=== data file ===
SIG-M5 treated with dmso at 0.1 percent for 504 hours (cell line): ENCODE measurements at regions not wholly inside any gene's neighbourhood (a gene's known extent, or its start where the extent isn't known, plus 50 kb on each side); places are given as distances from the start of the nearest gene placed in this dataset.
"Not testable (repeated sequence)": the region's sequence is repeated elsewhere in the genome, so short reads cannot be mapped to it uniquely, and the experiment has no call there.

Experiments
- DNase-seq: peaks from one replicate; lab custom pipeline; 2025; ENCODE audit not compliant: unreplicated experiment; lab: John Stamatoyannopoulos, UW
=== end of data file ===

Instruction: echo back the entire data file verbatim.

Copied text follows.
SIG-M5 treated with dmso at 0.1 percent for 504 hours (cell line): ENCODE measurements at regions not wholly inside any gene's neighbourhood (a gene's known extent, or its start where the extent isn't known, plus 50 kb on each side); places are given as distances from the start of the nearest gene placed in this dataset.
"Not testable (repeated sequence)": the region's sequence is repeated elsewhere in the genome, so short reads cannot be mapped to it uniquely, and the experiment has no call there.

Experiments
- DNase-seq: peaks from one replicate; lab custom pipeline; 2025; ENCODE audit not compliant: unreplicated experiment; lab: John Stamatoyannopoulos, UW